HAZARD — Citizens in Perry, Knott, Letcher, and Breathitt counties who are trying to have animals rescued or be an adoptive pet-parent will have a new animal shelter facility to look forward to —the plans for which are still in their infancy.
The board of the Kentucky River Regional Animal Shelter (KRRAS), located in Perry County and serving Knott, Letcher, Perry, and Breathitt, has planned for this new shelter for months but just recently set about moving plans along.
Perry County Judge-Executive Denny Ray Noble said the board had already purchased land just behind the Coal Fields Industrial Park for $22,500 to put the facility on, and are now waiting for a bid on an architect to come through.
“We’ve got to get an architect to get in there and draw the plans out and kind of get us in budget on how big a building we can build,” Noble said.
Blueprints from a shelter in Leslie County were brought in by Noble to give the KRRAS board an idea of what they should be aiming for with their plans. Noble said the board will have $600,000 from coal severance funds, $400,000 of which came from the multi-county coal severance fund, for the project, but will have to be sure to stay in budget.
“We’re going to stay in budget because it’s not a good time to borrow,” he said.
Tammy Noble chairs the KRRAS board, and said members have already made sure they will stay in budget, since most of the counties the shelter serves are in financial turmoil right now.
“Obviously we’ll do the shelter in a way, we’ll position it in a way to where we can build on, because we won’t have enough money at first to build it as big as we need it to be,” she explained.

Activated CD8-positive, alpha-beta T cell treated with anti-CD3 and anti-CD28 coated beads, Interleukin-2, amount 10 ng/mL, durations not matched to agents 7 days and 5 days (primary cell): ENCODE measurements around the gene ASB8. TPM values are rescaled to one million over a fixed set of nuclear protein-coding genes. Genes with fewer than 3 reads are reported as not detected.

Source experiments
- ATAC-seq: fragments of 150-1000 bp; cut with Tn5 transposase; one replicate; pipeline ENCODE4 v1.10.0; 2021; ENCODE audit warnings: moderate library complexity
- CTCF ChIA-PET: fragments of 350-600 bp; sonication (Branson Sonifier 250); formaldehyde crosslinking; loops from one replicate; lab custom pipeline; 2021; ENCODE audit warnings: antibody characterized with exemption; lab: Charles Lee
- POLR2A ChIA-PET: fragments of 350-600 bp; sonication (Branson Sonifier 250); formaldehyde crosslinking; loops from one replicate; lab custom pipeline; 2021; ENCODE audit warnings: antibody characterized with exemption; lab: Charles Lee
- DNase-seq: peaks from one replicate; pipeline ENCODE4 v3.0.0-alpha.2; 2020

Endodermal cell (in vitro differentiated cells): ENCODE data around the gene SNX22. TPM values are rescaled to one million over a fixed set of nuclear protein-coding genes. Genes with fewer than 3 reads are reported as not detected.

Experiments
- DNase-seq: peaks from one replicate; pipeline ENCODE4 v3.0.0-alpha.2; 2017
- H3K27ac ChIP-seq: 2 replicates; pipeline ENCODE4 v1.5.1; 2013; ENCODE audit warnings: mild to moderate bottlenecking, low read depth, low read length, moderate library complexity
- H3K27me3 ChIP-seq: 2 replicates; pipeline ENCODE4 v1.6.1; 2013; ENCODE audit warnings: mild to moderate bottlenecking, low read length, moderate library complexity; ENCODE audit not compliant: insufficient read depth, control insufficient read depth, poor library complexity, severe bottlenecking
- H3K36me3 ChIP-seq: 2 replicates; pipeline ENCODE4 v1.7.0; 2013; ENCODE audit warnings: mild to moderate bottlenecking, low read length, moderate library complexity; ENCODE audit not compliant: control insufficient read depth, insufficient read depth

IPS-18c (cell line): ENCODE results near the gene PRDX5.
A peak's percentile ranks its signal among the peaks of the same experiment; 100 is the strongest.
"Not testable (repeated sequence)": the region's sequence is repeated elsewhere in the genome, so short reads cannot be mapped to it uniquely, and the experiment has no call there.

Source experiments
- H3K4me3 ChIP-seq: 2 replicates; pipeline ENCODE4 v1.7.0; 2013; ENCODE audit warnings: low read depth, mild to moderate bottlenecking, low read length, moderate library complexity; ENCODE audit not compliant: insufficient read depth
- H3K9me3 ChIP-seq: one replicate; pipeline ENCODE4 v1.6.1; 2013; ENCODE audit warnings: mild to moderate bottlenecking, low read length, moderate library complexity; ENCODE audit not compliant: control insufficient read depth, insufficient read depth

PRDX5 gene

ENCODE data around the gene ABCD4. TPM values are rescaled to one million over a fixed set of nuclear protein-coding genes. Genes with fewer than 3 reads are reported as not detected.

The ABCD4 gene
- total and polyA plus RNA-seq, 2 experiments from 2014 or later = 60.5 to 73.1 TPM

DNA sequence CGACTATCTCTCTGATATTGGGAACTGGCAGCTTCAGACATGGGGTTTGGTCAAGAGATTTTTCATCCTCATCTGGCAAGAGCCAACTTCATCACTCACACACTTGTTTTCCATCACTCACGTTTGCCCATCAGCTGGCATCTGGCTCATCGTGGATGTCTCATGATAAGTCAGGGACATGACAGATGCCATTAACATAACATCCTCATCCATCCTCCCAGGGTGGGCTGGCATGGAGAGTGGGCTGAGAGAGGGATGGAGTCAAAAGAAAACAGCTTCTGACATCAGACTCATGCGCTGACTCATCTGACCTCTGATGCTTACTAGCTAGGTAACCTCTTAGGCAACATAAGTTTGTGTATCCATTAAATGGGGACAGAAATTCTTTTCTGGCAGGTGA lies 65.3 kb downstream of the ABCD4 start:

Noble said he signed a contract to renew the lease on the land the current shelter is on for another year, which should be long enough to get the new facility up and running. He said the area the current shelter is in is not an ideal space for a shelter.
“We actually need to get it going now, as soon as possible. We’re just hoping we get a better area, the one that we’ve got out there now is kind of in the swamp and we’re always having to pump the tanks and this and that, and it’s real old and it’s impossible to keep it clean,” he said.
The new facility will be up on what Noble called a high-rise, keeping those “swamp” issues from making operations at the shelter more difficult.
Noble also said if the shelter owns the land it is on then there are more financial opportunities for the facility.
“There’s all kinds of grants come in all the time, but the animal shelter can’t get the grants if they don’t own the property,” he said.